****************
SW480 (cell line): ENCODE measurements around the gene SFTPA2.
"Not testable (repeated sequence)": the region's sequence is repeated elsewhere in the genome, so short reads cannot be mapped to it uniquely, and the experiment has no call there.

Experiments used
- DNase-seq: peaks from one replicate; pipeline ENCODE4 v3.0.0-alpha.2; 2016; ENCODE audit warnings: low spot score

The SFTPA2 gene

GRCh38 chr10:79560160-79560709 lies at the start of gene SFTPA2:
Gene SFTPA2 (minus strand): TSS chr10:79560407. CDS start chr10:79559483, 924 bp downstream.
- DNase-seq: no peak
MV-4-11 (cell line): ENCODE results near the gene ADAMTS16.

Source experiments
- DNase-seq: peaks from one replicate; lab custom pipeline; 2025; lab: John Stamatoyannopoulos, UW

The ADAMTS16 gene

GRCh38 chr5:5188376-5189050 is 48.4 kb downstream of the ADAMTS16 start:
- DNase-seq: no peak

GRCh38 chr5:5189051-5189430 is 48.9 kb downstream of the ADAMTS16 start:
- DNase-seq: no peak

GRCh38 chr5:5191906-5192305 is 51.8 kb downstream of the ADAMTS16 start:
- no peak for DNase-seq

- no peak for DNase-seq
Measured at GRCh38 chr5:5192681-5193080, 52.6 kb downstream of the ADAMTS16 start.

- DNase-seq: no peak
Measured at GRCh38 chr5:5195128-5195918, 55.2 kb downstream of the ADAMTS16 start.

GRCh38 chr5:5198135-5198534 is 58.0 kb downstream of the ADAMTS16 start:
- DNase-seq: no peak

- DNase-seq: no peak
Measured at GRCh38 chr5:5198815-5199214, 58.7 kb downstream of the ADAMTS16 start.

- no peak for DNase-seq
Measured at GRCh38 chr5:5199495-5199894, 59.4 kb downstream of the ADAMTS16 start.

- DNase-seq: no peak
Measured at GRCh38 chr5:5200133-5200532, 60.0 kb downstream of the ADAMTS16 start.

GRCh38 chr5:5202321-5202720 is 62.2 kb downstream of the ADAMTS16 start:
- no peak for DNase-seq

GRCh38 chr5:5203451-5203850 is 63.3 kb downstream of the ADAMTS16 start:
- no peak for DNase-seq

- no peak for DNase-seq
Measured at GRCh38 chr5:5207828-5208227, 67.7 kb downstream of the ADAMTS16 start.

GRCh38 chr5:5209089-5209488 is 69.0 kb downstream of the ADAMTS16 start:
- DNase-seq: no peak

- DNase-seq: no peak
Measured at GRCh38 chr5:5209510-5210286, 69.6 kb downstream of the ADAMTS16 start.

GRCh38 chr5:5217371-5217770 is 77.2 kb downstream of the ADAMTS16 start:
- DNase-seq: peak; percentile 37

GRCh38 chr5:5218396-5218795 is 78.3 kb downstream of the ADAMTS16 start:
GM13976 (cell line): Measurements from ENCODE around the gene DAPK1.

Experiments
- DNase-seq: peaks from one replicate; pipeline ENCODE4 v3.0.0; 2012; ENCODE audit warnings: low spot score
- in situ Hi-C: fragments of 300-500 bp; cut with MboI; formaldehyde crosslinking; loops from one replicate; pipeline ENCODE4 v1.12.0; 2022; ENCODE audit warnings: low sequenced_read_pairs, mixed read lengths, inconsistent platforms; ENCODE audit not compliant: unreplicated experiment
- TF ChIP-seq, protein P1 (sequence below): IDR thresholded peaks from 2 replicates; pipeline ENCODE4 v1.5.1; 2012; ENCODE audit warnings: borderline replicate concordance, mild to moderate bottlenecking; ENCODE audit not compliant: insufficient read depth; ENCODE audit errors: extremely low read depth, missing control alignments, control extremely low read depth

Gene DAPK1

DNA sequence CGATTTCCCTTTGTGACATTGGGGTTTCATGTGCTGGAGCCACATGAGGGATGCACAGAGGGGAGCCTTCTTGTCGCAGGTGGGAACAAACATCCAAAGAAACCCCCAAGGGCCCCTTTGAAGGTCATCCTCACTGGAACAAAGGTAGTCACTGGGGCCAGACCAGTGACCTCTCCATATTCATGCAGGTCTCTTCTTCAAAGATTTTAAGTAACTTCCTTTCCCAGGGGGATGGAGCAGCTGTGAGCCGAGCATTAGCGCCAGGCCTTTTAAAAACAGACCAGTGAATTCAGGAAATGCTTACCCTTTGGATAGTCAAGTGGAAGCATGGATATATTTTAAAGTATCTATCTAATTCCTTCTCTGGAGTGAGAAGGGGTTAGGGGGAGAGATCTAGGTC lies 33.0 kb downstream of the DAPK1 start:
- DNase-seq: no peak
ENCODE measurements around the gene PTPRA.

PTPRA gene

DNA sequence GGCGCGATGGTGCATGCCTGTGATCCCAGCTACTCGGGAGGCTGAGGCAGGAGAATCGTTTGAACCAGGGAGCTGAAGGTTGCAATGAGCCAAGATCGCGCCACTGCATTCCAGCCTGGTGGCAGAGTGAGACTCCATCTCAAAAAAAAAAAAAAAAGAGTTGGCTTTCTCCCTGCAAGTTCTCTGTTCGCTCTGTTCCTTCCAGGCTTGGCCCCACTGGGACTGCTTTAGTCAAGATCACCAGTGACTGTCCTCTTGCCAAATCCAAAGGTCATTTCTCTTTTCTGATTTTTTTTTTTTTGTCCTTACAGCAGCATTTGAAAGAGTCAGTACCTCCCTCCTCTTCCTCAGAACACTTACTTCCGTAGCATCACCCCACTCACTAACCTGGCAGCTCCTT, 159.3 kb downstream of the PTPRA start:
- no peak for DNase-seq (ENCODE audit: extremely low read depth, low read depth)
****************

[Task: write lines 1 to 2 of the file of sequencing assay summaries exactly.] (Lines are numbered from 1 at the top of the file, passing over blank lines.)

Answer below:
SW480 (cell line): ENCODE measurements around the gene SFTPA2.
"Not testable (repeated sequence)": the region's sequence is repeated elsewhere in the genome, so short reads cannot be mapped to it uniquely, and the experiment has no call there.